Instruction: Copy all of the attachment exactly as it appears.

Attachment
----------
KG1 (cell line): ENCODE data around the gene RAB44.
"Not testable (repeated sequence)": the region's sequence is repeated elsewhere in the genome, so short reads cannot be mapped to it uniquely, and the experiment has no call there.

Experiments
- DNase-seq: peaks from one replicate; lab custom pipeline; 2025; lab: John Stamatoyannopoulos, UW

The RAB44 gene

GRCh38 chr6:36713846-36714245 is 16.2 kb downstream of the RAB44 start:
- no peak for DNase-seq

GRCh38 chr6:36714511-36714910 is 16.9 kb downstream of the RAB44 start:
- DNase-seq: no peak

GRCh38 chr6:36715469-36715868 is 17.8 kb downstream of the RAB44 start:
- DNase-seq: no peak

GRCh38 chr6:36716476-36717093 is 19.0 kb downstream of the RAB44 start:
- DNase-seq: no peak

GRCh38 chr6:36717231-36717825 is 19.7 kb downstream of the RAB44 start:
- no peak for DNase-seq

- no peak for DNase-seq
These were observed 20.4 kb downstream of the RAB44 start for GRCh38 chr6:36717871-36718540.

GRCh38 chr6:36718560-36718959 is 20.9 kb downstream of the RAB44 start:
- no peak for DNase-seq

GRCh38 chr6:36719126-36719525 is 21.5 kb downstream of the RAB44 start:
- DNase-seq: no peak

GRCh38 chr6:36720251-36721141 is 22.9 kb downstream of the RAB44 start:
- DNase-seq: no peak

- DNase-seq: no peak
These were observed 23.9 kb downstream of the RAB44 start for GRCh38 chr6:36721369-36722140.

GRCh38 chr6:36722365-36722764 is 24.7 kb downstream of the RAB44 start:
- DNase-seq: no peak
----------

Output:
KG1 (cell line): ENCODE data around the gene RAB44.
"Not testable (repeated sequence)": the region's sequence is repeated elsewhere in the genome, so short reads cannot be mapped to it uniquely, and the experiment has no call there.

Experiments
- DNase-seq: peaks from one replicate; lab custom pipeline; 2025; lab: John Stamatoyannopoulos, UW

The RAB44 gene

GRCh38 chr6:36713846-36714245 is 16.2 kb downstream of the RAB44 start:
- no peak for DNase-seq

GRCh38 chr6:36714511-36714910 is 16.9 kb downstream of the RAB44 start:
- DNase-seq: no peak

GRCh38 chr6:36715469-36715868 is 17.8 kb downstream of the RAB44 start:
- DNase-seq: no peak

GRCh38 chr6:36716476-36717093 is 19.0 kb downstream of the RAB44 start:
- DNase-seq: no peak

GRCh38 chr6:36717231-36717825 is 19.7 kb downstream of the RAB44 start:
- no peak for DNase-seq

- no peak for DNase-seq
These were observed 20.4 kb downstream of the RAB44 start for GRCh38 chr6:36717871-36718540.

GRCh38 chr6:36718560-36718959 is 20.9 kb downstream of the RAB44 start:
- no peak for DNase-seq

GRCh38 chr6:36719126-36719525 is 21.5 kb downstream of the RAB44 start:
- DNase-seq: no peak

GRCh38 chr6:36720251-36721141 is 22.9 kb downstream of the RAB44 start:
- DNase-seq: no peak

- DNase-seq: no peak
These were observed 23.9 kb downstream of the RAB44 start for GRCh38 chr6:36721369-36722140.

GRCh38 chr6:36722365-36722764 is 24.7 kb downstream of the RAB44 start:
- DNase-seq: no peak